The disassociation between the onset of sexual and marital life of the urban women and men in Mexico

Adriana Pérez Amador, National Institute of Statistics Geography and Informatics (INEGI)

In countries that have completed their first demographic transition some transformations in the field of family are occurring; like the increase of sexual activity before entering into marital union and the delay of the onset of marital life. This work allows an empirical approach to the knowledge of one of the main characteristics of second demographic transition: a possible existence of a process of disassociation among sexual and marital life of urban men and women in Mexico. With survival analysis as a tool, I study the interval between first sexual intercourse and first union; along with the effect of some variables in the timing of first union. I consider urban women and men between 20-49 years old, users of the Mexican Institute of Social Welfare (IMSS) and interviewed in the National Survey of Reproductive Health (ENSARE, 1998). This analysis allows corroborating that the intensity of union in diverse intervals after having the first sexual intercourse is smaller for men than for women, but intergenerational differences are not so evident. Therefore, there is a slight change in timing of the first union but not in his intensity. In addition, the beginning of sexual life has important effects on the beginning of marital life, mainly for women. Thus, by every year of increase in the age at the first sexual intercourse for a woman, his relative risk of union is four times greater than woman who has not had it. In the case of men the risk is two times greater. For a man the union risk is smaller if he belongs to an older cohort. For both, having greater levels of schooling represents a smaller risk of union. Finally, to be pregnant, at the time of union, increases the risk of this event for both sexes, but mainly for men.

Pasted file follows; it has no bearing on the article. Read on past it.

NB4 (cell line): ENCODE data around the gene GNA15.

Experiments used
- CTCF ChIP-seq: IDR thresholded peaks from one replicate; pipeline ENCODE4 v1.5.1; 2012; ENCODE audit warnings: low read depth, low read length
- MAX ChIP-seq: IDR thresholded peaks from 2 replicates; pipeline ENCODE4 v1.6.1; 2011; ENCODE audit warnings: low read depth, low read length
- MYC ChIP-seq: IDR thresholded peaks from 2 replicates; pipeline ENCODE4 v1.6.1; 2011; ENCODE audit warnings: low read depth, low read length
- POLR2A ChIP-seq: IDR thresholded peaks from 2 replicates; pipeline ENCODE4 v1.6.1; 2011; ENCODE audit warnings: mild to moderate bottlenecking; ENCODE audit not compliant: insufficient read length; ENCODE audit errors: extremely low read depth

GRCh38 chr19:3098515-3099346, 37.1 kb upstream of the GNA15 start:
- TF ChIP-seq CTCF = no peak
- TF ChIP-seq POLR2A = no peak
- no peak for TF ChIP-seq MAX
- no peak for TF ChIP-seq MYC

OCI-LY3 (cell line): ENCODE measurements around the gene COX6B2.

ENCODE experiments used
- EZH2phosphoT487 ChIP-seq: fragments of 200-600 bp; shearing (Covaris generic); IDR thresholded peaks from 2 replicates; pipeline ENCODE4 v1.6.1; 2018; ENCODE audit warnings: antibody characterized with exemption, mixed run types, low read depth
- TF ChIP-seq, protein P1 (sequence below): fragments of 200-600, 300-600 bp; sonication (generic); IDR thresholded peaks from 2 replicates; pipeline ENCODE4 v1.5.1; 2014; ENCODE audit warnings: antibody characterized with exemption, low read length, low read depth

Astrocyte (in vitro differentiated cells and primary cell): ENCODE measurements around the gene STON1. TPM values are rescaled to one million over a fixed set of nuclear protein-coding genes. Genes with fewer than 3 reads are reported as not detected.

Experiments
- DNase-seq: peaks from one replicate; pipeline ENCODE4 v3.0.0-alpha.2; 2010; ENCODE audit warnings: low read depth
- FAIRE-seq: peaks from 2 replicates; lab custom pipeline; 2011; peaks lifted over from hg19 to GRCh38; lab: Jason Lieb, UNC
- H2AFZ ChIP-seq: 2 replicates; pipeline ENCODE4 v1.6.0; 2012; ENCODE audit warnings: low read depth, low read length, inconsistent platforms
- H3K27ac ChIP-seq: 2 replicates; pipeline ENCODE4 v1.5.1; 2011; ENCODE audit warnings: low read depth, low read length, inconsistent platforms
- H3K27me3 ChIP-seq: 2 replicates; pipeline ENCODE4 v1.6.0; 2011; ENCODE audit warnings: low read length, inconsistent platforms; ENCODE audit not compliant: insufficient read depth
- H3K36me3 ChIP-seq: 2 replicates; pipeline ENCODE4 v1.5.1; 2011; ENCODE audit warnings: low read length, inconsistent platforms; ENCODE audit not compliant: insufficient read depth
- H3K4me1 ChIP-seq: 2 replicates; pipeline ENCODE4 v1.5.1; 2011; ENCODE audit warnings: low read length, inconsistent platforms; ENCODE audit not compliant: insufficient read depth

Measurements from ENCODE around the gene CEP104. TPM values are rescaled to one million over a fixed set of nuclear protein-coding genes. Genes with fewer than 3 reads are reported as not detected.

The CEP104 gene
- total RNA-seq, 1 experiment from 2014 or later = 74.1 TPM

Presented in Poster Session 1

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